Isotopic perspectives on pastoralist mobility in the Late Bronze Age South Caucasus

Research output: Contribution to journalArticlepeer-review

21 Scopus citations


Isotopic methods of studying the geographic and seasonal movements of herd animals provide new data pertinent to ongoing scholarly re-consideration of the relationships between pastoralist mobility and the development of new forms of political organization. Radiogenic strontium and mass-dependent oxygen and carbon isotope analysis on a large sample of herd animals (sheep, goats, and cattle) from Late Bronze Age (1500–1100 BC) sites in the Tsaghkahovit Plain, Armenia indicate that long-distance movements across geological zones were not common, but that animals were drinking from a range of water sources. Connecting this variation to movement is complicated by limited intra-tooth variation in δ 13 C values. Data from the study provide preliminary evidence for foddering. These results reveal a gap between the emphasis on mobility in theoretical models of pastoralism and political organization and the way that animal diets mediate isotopic proxies for movement. These interpretive difficulties emphasize the need to consider herds’ seasonal and geographic movement within a wider range of pastoralist practices. These findings also highlight the need for large sample sizes in isotopic investigations of pastoralist mobility, in order to accurately identify and evaluate the diversity in both geographic and seasonal movements within a single ancient pastoralist system.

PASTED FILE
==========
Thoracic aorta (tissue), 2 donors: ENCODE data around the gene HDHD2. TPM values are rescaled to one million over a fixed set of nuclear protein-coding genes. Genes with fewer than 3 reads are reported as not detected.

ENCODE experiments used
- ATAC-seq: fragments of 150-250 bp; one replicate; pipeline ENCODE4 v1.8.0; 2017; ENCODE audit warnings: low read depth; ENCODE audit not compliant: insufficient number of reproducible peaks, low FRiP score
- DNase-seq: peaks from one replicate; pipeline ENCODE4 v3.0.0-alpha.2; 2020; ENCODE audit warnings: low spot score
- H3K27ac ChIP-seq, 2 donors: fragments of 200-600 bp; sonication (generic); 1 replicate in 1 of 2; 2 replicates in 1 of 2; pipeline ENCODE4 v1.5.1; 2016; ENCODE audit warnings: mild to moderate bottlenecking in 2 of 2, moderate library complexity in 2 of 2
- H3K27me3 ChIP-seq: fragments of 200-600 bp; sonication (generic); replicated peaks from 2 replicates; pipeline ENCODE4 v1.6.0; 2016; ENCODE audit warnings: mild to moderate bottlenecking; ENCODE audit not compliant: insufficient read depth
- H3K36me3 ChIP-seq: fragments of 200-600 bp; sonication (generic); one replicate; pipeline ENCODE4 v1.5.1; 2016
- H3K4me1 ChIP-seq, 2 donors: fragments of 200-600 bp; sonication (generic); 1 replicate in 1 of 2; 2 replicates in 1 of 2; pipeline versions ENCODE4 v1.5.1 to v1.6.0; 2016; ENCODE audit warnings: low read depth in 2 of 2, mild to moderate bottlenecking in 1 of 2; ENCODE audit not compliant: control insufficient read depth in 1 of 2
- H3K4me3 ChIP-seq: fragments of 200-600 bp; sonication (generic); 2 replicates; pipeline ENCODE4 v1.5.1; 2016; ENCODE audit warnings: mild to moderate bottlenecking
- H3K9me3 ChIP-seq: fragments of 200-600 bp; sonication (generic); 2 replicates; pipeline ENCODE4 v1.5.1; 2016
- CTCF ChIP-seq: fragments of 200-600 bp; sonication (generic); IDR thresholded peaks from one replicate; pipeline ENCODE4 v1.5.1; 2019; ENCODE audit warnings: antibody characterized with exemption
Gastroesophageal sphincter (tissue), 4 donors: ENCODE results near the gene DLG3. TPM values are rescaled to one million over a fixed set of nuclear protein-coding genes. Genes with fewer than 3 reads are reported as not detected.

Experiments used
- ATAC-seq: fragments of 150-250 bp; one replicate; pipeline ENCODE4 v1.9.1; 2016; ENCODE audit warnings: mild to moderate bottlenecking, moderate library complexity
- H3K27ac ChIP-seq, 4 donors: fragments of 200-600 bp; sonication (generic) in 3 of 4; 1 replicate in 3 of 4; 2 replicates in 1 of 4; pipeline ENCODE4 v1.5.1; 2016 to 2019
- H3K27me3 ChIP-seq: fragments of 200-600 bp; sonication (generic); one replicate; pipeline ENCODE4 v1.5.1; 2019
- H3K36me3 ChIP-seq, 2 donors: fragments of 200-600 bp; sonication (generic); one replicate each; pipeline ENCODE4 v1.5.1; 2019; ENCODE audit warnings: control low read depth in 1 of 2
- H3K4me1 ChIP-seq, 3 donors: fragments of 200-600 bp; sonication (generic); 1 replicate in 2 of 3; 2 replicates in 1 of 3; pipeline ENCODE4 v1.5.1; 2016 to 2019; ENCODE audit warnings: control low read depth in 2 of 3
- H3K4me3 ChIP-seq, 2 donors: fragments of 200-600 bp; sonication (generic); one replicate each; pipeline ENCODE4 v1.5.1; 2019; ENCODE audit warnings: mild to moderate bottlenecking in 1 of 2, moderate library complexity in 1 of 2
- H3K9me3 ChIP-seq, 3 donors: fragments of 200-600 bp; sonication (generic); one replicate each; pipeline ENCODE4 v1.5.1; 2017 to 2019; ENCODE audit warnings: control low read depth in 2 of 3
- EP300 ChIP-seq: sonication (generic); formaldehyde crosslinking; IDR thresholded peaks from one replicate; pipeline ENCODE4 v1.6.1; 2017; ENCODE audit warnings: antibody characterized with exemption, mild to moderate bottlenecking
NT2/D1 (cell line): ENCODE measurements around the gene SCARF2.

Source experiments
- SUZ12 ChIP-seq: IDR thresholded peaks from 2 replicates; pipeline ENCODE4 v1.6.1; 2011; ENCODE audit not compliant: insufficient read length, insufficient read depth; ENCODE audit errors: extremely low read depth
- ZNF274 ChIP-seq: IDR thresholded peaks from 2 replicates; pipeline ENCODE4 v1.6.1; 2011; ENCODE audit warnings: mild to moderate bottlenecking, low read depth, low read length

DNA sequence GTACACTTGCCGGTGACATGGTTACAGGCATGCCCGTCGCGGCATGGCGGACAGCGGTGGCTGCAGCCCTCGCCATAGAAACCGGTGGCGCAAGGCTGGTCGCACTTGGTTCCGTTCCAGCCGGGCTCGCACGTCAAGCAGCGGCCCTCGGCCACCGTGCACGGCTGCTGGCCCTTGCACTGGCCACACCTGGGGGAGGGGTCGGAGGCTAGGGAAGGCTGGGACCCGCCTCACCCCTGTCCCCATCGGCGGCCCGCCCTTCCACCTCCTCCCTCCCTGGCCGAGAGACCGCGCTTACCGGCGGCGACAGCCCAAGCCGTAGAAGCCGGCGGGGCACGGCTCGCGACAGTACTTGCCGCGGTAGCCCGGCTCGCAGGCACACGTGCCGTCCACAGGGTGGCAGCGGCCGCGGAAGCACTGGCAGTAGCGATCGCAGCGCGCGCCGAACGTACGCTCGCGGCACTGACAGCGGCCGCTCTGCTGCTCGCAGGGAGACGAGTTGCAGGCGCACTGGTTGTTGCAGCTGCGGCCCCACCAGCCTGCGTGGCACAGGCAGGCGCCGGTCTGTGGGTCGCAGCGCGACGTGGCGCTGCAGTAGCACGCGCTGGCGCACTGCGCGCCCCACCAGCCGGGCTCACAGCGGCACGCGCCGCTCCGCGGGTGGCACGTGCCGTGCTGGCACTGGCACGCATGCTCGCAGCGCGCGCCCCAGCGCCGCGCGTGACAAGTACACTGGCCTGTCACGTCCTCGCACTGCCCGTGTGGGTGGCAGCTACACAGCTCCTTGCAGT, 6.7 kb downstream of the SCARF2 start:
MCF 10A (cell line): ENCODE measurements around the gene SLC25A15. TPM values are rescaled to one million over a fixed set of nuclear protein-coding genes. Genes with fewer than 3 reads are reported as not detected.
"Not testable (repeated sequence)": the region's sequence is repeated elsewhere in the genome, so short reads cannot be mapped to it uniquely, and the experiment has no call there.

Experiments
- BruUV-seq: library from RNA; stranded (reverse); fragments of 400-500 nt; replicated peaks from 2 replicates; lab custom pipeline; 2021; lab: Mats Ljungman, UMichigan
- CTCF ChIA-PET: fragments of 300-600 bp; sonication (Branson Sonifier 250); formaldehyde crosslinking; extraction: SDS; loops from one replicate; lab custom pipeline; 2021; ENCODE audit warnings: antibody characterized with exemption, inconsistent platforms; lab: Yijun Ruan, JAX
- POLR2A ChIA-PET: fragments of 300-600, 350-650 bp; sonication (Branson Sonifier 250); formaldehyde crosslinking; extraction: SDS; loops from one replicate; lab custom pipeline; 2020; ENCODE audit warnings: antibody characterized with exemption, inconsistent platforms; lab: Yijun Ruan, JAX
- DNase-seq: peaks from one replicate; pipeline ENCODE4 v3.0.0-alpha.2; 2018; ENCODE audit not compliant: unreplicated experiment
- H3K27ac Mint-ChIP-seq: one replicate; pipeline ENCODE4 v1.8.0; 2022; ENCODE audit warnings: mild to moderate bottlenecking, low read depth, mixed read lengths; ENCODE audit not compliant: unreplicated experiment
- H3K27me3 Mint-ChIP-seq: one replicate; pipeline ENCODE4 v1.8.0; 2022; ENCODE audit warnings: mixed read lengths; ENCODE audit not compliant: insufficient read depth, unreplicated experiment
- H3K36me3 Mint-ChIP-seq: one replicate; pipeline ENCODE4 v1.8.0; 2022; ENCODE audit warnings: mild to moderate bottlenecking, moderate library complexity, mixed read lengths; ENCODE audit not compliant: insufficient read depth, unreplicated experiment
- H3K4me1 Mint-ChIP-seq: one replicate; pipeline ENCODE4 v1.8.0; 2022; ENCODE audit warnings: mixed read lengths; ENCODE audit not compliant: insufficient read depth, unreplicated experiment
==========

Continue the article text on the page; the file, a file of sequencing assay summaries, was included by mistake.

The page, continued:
Original languageEnglish (US)
Pages (from-to)48-67
Number of pages20
JournalJournal of Anthropological Archaeology
StatePublished - Jun 2019


  • Carbon isotopes
  • Eurasia
  • Isotopic analysis
  • Mobility
  • Oxygen isotopes
  • Pastoralism
  • Political complexity
  • South Caucasus
  • Strontium isotopes

ASJC Scopus subject areas

  • Human Factors and Ergonomics
  • Archaeology
  • History
  • Archaeology


Dive into the research topics of 'Isotopic perspectives on pastoralist mobility in the Late Bronze Age South Caucasus'. Together they form a unique fingerprint.

Cite this